You may recognise these sculptures if you’ve seen the film, The Way. I had this weird moment of, Wow, I’m really here doing this, here are the sculptures!
I walked for 8 & half weeks, covered about 1500km, took 4 rest days, hitched once, caught one bus, had a few chunky blisters and one hangover – in France, Champagne was opened late one evening in my honour, I could hardly decline. I met wonderful people, many whom I remain in touch with. I even received a commission from someone I walked with which is now hanging in a home in Vilnius, Lithuania. Pretty happy with that!
Cathédrale Notre-Dame du Puy holds a Pilgrim’s Mass early each morning. I was the only Kiwi setting off on the day that I was leaving. It was great meeting up with people along the way who had started on the same day – Oh, yes, that was you from the Netherlands at the Mass, I remember!
I began in Le Puy-en-Velay and for the first three weeks I loved Every. Single. Step. Though I was also questioning the ease of my ‘Way’, wondering if I wasn’t testing myself enough – shouldn’t the Camino be harder than this?! Perhaps I should be walking alone? I spoke to my daughter, she asked me, “Is that what you’d say to me, Mum? Leave those friends you’ve made and walk by yourself?” Of course, I would not.
Annelise and Pierre, our art loving gîte host on the fateful night – a very interesting character. With Pierre and the other Pilgrims staying, we’d walked to an exhibition opening before dinner. It was a wonderful and very funny night of celebrations all round in Condom, (that’s a silent ‘m’!), home of delicious Armagnac.
As things went, I’ll be eternally grateful for the company of Annelise during the last week in France, because that’s when I had a call from my sister, our darling Dad had died unexpectedly.
No more questioning ease after that.
On my brother’s advice, ‘Don’t come home. Walk it out, Sis, walk it out’, I continued as planned.
Cropped agriculture in Spain, beautiful yes! Now tell me that again at the end of a long day under the beating sun, looking at nothing else while on your feet. I do it again tomorrow!
There were some tough times. I was glad to get to the Pyrenees, through no fault of it’s own France had been tainted and I wanted a fresh start. Alas, coming out of the Pyrenees and into Spain was no reprieve at all, it was beautiful yet vast and monotonous – there was nowhere to hide, I was with myself all day long. By comparison walking in France had been an intimate affair. I was tired by then, too, feeling a long way from my family. I hit the wall and landed in a crumpled heap.
Shame our photographer cut the top off the Cathedral! Represented are Barcelona, Lithuania, Belgium, NZ Aotearoa and Denmark.
After a couple of rest days in León I walked on. I was still tired and my feet were hurting but the landscape changed and I met a new group of Pilgrims who were great company. The days and kilometers passed until we were entering Santiago de Compostela. The final destination for many.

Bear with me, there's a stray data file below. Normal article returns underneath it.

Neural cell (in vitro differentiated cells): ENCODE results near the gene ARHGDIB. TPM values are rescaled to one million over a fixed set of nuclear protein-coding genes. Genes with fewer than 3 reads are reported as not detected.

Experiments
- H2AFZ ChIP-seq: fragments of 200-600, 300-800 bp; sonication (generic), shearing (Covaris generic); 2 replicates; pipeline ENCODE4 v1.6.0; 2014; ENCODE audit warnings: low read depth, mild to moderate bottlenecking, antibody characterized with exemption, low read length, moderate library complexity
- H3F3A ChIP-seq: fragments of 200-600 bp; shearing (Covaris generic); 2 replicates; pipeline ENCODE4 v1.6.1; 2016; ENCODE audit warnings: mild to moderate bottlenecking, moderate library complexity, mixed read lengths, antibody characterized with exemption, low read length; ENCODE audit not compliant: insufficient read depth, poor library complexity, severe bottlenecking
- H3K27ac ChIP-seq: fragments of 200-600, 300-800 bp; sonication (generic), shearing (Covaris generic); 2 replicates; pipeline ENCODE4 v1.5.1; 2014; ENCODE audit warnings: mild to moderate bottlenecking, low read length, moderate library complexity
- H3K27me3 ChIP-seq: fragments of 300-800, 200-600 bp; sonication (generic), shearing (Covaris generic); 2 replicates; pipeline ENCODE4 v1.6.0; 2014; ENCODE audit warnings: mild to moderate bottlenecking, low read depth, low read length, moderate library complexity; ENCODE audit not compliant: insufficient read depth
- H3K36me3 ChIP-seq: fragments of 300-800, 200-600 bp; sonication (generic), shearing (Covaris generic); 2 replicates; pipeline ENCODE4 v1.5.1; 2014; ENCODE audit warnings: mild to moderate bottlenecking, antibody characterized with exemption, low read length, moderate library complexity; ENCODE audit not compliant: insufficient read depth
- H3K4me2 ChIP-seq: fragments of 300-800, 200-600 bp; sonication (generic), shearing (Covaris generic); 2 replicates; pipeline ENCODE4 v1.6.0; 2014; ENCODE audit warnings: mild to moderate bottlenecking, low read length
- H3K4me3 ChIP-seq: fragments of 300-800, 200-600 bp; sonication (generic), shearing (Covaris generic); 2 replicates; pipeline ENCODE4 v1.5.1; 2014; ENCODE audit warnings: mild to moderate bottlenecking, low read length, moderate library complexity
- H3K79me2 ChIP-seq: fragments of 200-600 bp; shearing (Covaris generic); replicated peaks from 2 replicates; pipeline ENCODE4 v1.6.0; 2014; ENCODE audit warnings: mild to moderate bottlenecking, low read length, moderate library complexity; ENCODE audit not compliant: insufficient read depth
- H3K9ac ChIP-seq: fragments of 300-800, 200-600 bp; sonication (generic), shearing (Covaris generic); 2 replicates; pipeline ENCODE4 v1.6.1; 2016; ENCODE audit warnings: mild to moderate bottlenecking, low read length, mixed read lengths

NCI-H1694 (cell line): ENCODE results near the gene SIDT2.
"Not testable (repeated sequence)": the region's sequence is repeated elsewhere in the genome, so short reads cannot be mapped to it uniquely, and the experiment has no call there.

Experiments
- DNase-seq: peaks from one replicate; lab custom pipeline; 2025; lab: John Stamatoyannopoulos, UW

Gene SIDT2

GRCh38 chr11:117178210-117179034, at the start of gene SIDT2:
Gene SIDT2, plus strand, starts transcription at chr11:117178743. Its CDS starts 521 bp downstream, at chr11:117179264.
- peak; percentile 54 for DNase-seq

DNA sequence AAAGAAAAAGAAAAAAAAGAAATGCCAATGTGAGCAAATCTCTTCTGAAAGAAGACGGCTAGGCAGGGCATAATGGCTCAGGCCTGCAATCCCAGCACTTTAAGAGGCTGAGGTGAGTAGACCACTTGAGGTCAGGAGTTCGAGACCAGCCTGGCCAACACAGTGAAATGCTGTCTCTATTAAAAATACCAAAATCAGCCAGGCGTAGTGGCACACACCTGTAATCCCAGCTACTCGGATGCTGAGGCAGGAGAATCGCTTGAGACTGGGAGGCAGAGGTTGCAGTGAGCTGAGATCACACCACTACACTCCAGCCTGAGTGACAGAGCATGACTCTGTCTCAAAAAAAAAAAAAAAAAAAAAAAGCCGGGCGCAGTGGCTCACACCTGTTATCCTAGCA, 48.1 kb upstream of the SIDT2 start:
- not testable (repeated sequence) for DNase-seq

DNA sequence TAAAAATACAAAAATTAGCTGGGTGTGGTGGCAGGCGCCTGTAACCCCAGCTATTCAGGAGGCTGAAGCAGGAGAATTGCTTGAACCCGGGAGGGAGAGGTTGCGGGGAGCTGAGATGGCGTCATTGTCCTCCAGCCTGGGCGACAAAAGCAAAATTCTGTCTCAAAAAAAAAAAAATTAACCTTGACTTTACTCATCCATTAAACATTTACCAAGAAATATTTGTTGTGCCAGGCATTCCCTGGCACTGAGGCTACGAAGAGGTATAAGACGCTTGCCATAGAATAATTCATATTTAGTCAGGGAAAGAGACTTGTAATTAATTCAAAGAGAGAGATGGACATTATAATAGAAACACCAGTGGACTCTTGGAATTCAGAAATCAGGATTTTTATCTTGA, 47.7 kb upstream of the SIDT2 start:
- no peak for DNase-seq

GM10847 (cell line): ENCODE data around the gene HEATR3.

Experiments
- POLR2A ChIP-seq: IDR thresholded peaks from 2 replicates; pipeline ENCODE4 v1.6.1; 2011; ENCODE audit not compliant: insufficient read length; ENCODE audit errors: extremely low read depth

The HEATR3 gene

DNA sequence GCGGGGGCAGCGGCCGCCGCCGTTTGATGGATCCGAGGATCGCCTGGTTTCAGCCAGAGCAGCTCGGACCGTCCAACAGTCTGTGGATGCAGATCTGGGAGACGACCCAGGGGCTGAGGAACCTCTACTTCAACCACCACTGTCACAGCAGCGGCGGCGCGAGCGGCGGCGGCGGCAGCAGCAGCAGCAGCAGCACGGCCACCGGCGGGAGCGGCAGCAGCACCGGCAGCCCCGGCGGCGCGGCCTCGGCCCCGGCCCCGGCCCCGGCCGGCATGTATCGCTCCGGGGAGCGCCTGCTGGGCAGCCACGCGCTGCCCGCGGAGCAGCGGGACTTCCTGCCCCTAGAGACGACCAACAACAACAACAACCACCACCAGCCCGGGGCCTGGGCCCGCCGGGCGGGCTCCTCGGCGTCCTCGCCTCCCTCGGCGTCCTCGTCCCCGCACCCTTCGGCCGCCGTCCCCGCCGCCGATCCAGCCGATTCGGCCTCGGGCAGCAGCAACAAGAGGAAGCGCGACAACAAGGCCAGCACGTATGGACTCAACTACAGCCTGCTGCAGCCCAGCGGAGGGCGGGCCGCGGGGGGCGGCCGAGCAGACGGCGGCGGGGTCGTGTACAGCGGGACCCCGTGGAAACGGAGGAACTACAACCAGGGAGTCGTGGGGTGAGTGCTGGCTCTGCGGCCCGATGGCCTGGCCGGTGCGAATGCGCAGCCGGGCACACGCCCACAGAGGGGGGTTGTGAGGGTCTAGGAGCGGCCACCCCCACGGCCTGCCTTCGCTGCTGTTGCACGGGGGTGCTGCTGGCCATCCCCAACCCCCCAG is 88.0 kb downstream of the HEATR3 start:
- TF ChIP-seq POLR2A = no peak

My shoes held up really well. I think I could get another Camino out of them yet!
From there I continued on another few days, walking out to the coast. There was relief that the big job had been completed and this felt like the icing on the cake. It was quieter with less Pilgrims, though I had joyous reunions with people I hadn’t seen for weeks and it felt amazing to see the sea, then to get my bare feet in the sand – heavenly! Once I arrived at ‘Lands End‘ there was nowhere further to go. I went to bed a Pilgrim and woke a Tourist. It was time to go home…
I’ve had a fellow pilgrim from Barcelona stay, when we walked my morning track, with arms wide he beamed and said, “No need for a Camino!” It’s all relative, right?
My pilgrimage homecoming
…has been tough, far tougher than the walk itself. My house felt very empty – I longed for my Camino Community. There’s been some big stuff. I’ve been very uncomfortable, come up for air, gone back under, resurfaced again and repeated. Yet now, (finally!), I feel a shift in myself, a re engaging with Life and it feels good, really good. A blessed relief. I can feel the very best of my Dad close to me.
The sunset from my accommodation in Santiago, an old Nunnery – I loved it, despite feeling like I slept in an original bed!
Santiago was my favourite city, not too big with beautiful vistas out to the countryside. While there I read that in days gone by it was not the end of the walk, but the halfway point for Pilgrims to turn around and journey all the way back home. This allowed them the opportunity in integrate all of their experiences on the way to Santiago de Compostela. Perhaps that’s what I’ve been doing, though without the benefits of ‘The Way’ it just took a little longer.
Time now to focus back in earnest on my work – I have an exhibition booked for December with Artbay Gallery. This will be a new series of work inspired by the patterns of the incredible stain glass that I admired while walking. Being outside all day made entering the sanctum of each Chapel or Cathedral all the more potent. I’m ready for these pieces to start flowing, they feel important, like a beautiful way to honour my Dad and that journey.